The Boeing Corporation will pay a $72.5 million settlement to be shared among over 17,000 female employees who joined a class action suit alleging gender discrimination. The settlement was prompted in part by company documentation which showed that women typically earned less than men when doing similar jobs. A race discrimination suit against Boeing filed by 15,000 African American employees is scheduled to go to trial in federal court this month.
Source: Business and Legal Reports, November 14, 2005
New California Law Requires Anti-Harassment Training
California has a new law, Assembly Bill 1825, which mandates anti-harassment training for all supervisors beginning in January 2006. The law applies to organizations that employ or otherwise "receive the services of" 50 or more people (the implication being that independent contractors could be included in this count.) A minimum of two hours of interactive training is required for every supervisory employee every two years, and must be provided for every new supervisor within six months of hiring or promotion.
There are many questions regarding this new law. What must the training consist of? Who can do it? Who is classified as a supervisor under the law? What is the liability if an organization does not comply?
The law does provide some guidance in these areas. AB 1825 specifically identifies that training must be given on the topic of sexual harassment, although it does not necessarily limit education to only this form of workplace harassment. The new law is in addition to existing law which requires all employers to post sexual harassment information in the workplace and provide printed information on the issue. The law states that the training must include information and practical guidance regarding state and federal laws on sexual harassment, as well as practical examples aimed at instructing supervisors in the prevention of harassment, discrimination, and retaliation.
Instructors for the classes must be those with "knowledge and expertise in the prevention of harassment, discrimination, and retaliation." They do not have to be attorneys or in-house human resources professionals. Instruction must be done in a classroom setting, or through some other "effective, interactive" means. The strong implication is that simply showing a video will not meet the requirements unless there is some opportunity for discussion or for questions to be answered.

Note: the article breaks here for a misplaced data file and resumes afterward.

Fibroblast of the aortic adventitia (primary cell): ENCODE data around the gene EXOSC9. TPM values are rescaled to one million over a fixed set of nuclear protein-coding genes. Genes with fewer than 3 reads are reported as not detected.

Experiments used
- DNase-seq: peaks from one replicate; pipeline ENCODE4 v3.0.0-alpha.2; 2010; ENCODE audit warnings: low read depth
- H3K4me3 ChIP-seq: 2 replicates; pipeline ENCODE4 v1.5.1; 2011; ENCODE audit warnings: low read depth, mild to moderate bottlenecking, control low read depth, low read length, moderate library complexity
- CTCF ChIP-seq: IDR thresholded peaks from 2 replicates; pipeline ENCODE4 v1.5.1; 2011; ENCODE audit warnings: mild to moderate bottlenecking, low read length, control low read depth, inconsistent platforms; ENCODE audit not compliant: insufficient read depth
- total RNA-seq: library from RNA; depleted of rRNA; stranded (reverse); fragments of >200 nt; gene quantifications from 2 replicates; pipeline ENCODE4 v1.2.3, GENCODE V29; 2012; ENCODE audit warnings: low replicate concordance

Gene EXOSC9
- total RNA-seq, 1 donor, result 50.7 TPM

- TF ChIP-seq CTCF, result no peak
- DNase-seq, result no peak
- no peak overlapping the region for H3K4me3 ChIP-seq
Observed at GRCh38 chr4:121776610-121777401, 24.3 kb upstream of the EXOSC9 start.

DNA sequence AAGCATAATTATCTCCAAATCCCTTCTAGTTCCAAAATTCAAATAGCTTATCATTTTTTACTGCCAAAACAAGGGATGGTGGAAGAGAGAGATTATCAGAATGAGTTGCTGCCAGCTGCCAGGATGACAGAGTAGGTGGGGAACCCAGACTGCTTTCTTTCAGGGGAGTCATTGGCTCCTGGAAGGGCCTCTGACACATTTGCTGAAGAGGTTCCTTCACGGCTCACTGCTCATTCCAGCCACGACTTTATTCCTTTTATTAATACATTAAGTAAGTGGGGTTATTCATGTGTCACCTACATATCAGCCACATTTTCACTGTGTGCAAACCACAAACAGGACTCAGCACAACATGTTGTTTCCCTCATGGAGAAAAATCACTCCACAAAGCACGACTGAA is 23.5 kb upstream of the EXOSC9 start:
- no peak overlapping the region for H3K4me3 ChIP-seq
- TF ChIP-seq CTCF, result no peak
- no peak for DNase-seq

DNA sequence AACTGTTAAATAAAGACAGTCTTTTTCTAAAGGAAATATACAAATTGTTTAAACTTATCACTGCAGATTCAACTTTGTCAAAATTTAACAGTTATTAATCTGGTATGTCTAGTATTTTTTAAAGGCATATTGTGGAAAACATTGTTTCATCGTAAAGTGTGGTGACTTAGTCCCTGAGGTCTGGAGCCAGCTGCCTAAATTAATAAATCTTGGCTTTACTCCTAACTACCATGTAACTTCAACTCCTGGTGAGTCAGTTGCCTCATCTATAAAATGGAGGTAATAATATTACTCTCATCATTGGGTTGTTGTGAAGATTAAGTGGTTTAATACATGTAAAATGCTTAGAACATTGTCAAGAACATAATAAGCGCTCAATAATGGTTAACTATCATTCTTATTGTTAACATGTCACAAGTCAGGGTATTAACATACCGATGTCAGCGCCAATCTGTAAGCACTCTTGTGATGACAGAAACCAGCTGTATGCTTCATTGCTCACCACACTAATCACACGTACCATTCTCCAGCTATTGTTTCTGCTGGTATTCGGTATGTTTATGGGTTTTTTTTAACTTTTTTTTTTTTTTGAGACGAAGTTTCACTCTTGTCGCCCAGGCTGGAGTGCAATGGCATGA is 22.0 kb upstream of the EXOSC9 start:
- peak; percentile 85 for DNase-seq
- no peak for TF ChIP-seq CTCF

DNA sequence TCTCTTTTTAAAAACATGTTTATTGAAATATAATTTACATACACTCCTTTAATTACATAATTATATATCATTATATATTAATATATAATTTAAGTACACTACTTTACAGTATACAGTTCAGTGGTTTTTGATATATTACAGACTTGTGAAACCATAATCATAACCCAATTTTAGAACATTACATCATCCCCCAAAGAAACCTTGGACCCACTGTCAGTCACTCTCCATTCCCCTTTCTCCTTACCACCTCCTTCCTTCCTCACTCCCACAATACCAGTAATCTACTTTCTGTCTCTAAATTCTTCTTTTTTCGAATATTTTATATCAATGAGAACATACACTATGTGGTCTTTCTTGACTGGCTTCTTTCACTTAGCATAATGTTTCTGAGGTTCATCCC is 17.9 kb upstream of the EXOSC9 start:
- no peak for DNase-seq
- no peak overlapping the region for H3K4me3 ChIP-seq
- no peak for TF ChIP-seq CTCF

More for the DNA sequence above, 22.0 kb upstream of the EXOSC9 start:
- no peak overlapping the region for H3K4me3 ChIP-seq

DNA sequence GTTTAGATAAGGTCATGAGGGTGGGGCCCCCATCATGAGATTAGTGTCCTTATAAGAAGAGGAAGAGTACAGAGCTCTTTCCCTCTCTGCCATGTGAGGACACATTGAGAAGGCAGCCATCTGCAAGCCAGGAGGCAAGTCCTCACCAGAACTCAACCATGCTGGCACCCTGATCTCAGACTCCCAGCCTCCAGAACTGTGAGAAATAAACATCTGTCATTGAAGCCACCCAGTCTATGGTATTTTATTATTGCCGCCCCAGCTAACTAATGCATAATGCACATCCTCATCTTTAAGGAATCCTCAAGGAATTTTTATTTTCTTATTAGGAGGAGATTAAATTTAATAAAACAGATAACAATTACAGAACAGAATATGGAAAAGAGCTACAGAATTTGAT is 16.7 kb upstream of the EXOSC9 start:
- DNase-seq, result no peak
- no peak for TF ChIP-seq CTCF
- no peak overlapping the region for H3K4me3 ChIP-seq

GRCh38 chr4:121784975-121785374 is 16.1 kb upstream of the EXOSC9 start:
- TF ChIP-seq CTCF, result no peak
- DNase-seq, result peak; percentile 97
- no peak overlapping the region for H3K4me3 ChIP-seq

Supervisors are defined as those who have the authority to hire, transfer, suspend, lay off, recall, promote, discharge, assign, reward or discipline other employees, or who have the responsibility to direct them, adjust their grievances or recommend action. Under this definition, fire department company officers definitely qualify as supervisors, as would many in staff positions who direct other workers.
Failure to comply with AB 1825 does not automatically result in liability for an employer, nor does compliance automatically shield an employer from liability for harassment. But it does seem likely that if employers do not provide effective or compliant training, this failure to act can certainly come back to haunt them if a harassment complaint is filed.
This new law will probably have many California employers scrambling to provide training that will be compliant, or to verify that their existing training will meet the new standards. It is hoped that employers will look past just the letter of the law to the spirit of it; to provide effective training to prevent and mitigate workplace harassment. This may mean looking beyond the most convenient sources for such training and beyond the typical problems addressed to designing training in this area that meets each organization's unique needs.
Sources: Assembly Bill 1825 retrieved from www.leginfo.ca.gov
"California's New Mandatory Harassment Training Law" by ELT and Littler Mendelson
Linda F. Willing, 2005